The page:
Letter's In The PostThe Mekons Story
Hard To Be HumanFear And Whiskey
King ArthurEdge Of The World
Prince Of DarknessThe Mekons Honky Tonkin'
Blow Your Tuneless TrumpetThe Mekons Rock'n'Roll
Heaven And BackThe Mekons Rock'n'Roll
WaltzThe Curse Of The Mekons
MillionaireI (Heart) Mekons
Thee Olde Trip To JerusalemOOOH! (Out Of Our Heads)
Space In Your FaceAncient And Modern


Mekons playlist



Contributor: Richard Byrne

Critical darlings since they sprang forth from Leeds University’s art faculty with Gang of Four and Delta 5 in the same annus mirabilis of punk (1977), the Mekons are about to embark on yet another tour in the summer of 2015.

In the 38 years since their first single, Never Been In A Riot, the Mekons have veered wildly from shambolic punk to ragged country to ferocious alt-guitar rock. But the essentials have always been the same: politics (sexual, political), smarts (book and street) and a persistent sense of humor (dark, self-deprecating).

Summing up almost four decades of Mekons music is a tall Toppermosting order, but let’s give it a go, shall we? I’ll focus on the broad arc of the band and the inimitable qualities that have attracted fervent supporters such as Lester Bangs, Greil Marcus, Jonathan Franzen and other prominent music writers to hail them as one of the best – and certainly most human – bands in the genre.


The temptation to go with early singles such as Never Been In A Riot or the spry Where Were You? (which remains in the Mekons’ live set after all these years) is strong, but this short ditty from the compilation of the band’s early odds ‘n’ sods (The Mekons Story) illustrates their early approach as the jokers in punk’s pack – barely able to play their instruments but wringing more humor and pathos and noise out of the genre than most of their competitors. Letter’s In The Post is precisely what Lester Bangs meant when he wrote the liner notes for The Mekons Story and concluded them by observing: “I never listen to music and neither do the Mekons. They make it instead. Everybody has to do something. My advice to you is to kill yourself. But buy this record first. It will make a nice coaster for your grieving relatives to put their Bushmills and water on.”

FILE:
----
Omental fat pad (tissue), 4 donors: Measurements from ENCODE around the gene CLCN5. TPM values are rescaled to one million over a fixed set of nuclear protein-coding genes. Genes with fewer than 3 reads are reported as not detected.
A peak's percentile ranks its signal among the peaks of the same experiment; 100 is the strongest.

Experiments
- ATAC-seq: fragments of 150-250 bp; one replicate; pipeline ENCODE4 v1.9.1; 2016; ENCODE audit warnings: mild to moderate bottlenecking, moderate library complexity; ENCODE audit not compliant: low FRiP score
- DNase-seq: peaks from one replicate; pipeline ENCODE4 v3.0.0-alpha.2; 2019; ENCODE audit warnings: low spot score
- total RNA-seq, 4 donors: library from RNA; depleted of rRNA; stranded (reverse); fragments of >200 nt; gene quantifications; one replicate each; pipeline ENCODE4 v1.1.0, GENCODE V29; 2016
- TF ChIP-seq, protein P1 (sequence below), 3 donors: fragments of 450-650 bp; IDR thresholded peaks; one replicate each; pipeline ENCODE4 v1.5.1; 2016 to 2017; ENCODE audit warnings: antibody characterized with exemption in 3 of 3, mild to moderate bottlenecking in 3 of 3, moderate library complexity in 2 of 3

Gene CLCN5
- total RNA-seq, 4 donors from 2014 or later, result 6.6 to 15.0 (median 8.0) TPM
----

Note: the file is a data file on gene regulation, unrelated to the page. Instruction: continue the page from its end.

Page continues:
The Mekons’ momentum petered out in 1982 or so, after their eponymous second record on Virgin (also known in some quarters as Devils Rats And Piggies A Special Message From Godzilla), but the 1984 miner’s strike was the catalyst for a much different-sounding group to reform. This time they were peddling a more rough-hewn and yet formally assured country-inflected rock that Hard To Be Human from their 1985 classic Fear And Whiskey captures perfectly. It was alternative country long before it had that name, and had some obvious links in spirit to the raggedly glorious demolition/renovation of Irish traditional music by the Pogues happening in precisely the same moment. Traditions (honored/subverted) provided the foundation for the band’s pungent examination of sex, world politics and the perils of Thatcherism – often within a few lines of the same song.

“No one ever says goodbye these days/ We’re all too busy running scared.” One of the greatest songs of this period of the Mekons’ history, King Arthur is an anthem of a left broken by the miner’s strike and the exhaustion of the political energies of the 60s and 70s. What makes the song so compelling is the ache of failed compassion and solidarity that lingers in its finely-etched landscape of desolation and destruction. It’s one of the most staggering and poignant political songs ever made by a rock band.